Ask a Judge: Georgia Jurists Slated to Answer Questions Live During Twitter Town Hall

Originally published in the Daily Report Online:

by Cedra Mayfield

What You Need to Know

Judges will answer questions from the public during an hour-long Twitter town hall.
Lawyers and judges can also submit questions.
The virtual event will take place on Constitution Day, Sept. 17, from noon to 1 p.m.

The tables have turned for a group of Georgia judges. Instead of asking the questions, they’ll soon be the ones answering them during a special one-hour Constitution Day Twitter Town Hall.

The Peach State jurists will crack open their laptops and put their Twitter fingers to work, candidly answering questions the public might not otherwise get the chance to ask.

But it’s only for an hour and only on Constitution Day, on Sept. 17.

 Judge Stephen Dillard, Presiding Judge, Court of Appeals of Georgia, Atlanta.

“[I]t’s important for judges to directly engage the people we serve and educate them about the judiciary’s crucial role in safeguarding our rights and liberties under the federal and state Constitutions,” said Court of Appeals of Georgia Presiding Judge Stephen Dillard.

Dillard is one of more than a half-dozen judges who will answer tweeted questions in real time as part of the annual Constitution Day Twitter Town Hall event that the Judicial Council and Administrative Office of the Courts will host.

There are, however, some parameters.

According to event organizers, live-tweeted questions fielded from instructors, students and the general public will receive priority, but legal professionals are welcome to participate, too.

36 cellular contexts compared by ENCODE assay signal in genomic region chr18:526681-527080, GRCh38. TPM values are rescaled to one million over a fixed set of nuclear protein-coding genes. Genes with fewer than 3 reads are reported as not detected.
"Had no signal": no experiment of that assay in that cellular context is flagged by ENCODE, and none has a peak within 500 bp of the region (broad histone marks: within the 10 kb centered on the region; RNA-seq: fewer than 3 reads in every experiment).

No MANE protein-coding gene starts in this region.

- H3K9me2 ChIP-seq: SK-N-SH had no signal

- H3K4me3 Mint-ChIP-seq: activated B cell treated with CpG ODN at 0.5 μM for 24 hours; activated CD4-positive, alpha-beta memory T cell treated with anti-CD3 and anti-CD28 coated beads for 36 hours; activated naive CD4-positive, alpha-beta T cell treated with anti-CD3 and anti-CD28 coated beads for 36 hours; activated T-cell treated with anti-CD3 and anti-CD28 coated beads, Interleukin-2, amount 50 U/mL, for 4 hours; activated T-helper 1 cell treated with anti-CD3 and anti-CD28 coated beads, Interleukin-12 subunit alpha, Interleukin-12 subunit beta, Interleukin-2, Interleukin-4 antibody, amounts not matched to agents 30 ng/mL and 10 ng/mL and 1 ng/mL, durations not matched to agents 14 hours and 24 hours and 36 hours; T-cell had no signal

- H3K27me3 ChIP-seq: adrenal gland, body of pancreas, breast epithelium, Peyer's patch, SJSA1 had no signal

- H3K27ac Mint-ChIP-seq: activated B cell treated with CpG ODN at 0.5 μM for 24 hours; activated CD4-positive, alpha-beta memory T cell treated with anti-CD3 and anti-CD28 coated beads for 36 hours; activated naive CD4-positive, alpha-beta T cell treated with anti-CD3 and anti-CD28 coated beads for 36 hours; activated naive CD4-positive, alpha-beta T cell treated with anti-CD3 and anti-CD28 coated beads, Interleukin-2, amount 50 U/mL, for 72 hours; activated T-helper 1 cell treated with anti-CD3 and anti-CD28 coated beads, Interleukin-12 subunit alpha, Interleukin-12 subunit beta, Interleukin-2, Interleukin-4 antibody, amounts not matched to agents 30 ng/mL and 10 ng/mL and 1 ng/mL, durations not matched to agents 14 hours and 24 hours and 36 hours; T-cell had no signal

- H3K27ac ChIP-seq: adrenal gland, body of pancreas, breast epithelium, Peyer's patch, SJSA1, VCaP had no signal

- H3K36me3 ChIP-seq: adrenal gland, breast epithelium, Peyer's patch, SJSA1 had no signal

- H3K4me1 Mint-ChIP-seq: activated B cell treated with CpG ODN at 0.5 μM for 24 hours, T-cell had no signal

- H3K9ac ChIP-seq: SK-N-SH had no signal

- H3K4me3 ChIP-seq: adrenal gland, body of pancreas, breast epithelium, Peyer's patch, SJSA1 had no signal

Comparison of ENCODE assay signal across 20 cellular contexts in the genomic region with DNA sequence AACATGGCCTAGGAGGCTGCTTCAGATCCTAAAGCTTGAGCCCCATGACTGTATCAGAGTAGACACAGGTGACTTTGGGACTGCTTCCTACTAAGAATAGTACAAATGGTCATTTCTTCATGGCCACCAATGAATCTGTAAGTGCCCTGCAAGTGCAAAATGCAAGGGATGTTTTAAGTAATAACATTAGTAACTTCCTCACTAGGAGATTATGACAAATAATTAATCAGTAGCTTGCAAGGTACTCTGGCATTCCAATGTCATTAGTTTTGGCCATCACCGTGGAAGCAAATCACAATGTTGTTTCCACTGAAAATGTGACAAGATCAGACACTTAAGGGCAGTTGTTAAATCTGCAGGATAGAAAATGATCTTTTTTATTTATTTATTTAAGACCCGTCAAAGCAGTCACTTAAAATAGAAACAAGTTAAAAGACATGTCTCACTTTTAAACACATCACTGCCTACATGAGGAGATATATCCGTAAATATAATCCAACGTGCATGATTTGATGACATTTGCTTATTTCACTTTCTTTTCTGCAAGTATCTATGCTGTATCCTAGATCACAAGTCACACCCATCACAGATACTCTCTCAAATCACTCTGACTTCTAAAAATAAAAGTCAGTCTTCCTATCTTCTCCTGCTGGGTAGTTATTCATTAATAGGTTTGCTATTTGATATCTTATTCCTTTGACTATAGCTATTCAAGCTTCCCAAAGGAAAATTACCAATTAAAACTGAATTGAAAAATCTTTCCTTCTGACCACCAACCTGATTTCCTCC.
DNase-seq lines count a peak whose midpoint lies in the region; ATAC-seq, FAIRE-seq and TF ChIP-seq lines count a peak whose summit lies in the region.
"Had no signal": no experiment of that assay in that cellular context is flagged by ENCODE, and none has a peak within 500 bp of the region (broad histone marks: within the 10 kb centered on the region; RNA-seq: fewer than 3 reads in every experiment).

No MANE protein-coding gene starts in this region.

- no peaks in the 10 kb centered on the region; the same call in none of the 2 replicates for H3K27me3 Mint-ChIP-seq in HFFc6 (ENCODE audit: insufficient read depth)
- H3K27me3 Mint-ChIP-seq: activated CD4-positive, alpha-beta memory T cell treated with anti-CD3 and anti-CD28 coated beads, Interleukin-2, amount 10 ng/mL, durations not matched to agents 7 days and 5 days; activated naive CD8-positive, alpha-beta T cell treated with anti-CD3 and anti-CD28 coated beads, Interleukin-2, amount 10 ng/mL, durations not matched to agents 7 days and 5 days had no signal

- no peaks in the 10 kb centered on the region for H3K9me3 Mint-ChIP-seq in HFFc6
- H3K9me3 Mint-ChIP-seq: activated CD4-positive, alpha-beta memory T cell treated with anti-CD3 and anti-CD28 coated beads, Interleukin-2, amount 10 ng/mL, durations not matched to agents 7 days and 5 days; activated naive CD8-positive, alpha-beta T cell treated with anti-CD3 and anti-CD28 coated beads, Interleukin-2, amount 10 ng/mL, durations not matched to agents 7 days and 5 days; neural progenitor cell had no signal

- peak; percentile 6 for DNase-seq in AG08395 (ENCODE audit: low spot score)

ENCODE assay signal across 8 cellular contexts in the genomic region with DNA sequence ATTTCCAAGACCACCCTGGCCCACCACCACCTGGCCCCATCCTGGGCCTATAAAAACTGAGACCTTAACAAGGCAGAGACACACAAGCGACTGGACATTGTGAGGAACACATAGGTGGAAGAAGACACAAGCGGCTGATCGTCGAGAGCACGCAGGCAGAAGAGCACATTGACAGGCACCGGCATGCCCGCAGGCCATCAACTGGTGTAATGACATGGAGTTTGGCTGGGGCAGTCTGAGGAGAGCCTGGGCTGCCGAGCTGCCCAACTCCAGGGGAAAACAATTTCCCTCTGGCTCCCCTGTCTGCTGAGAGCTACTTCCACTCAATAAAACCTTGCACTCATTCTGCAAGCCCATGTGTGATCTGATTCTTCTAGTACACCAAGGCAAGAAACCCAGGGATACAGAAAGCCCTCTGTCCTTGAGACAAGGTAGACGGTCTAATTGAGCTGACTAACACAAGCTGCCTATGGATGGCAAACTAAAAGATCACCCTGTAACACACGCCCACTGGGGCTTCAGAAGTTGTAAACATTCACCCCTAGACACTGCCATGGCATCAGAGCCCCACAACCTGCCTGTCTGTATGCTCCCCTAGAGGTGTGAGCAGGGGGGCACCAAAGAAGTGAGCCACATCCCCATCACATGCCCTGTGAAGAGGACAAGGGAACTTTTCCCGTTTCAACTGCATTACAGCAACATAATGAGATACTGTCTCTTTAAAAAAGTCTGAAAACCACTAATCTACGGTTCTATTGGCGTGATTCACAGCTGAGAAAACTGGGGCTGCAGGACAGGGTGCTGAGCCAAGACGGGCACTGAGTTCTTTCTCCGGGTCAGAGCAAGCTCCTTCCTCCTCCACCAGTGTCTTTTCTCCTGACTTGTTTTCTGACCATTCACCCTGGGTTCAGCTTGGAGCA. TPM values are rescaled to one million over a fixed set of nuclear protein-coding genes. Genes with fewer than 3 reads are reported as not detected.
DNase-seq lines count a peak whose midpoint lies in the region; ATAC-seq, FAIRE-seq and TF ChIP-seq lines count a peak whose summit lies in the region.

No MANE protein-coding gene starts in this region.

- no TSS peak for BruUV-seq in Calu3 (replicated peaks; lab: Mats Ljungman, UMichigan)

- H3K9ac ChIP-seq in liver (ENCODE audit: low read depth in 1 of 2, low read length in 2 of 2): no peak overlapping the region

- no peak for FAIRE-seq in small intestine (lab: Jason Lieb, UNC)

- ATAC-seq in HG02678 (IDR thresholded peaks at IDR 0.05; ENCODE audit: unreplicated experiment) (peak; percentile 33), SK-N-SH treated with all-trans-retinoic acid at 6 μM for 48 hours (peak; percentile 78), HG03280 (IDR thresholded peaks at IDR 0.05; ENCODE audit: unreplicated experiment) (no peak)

“We always get some good questions from the legal community as well,” wrote Bruce Shaw, the communications and outreach specialist for the Judicial Council and Administrative Office of the Courts in an email. “If there’s time, and it’s a good question, a judge will often answer.”

A flyer that the Judicial Council and Administrative Office of the Courts tweeted about the event advertised “judges from Georgia’s different classes of court will answer questions related to the Constitution and the role of judges.”

Presiding Judge, Anne Elizabeth Barnes, Court of Appeals of Georgia. Photo: John Disney/ALM Presiding Judge, Anne Elizabeth Barnes, Court of Appeals of Georgia. (Photo: John Disney/ALM)

Shaw revealed a tentative list of judicial participants that included Supreme Court of Georgia Chief Judge Charles Bethel, Court of Appeals of Georgia Presiding Judges Anne Barnes and Dillard, DeKalb County Superior Court Judge LaTisha Dear Jackson, State Court of Fayette County Judge Jason Thompson, Macon-Bibb County Judge Sarah Harris and Loganville Municipal Court Judge Lori B. Duff.

“I think it’s important for me as a judge to reach out to non-lawyers and participate in civic education,” wrote Barnes in an email. “I feel that participating in social media is, or can be when used judiciously, part of public service and enhance accessibility to justice. The key to a functioning democracy is an educated electorate. And Twitter, Facebook and other social media outlets can certainly contribute to public education about the justice system.”

Like last year, Shaw said the judges would respond to tweeted questions from individual laptops while simultaneously being on a private Zoom call.

“We hosted a Zoom call for the judges to interact with one another and discuss the questions as they came up and decide amongst themselves who would field which question so that we get to as many questions as possible during the one-hour event,” Shaw said in an email. The virtual event is set to take place Friday, Sept. 17, from noon to 1 p.m.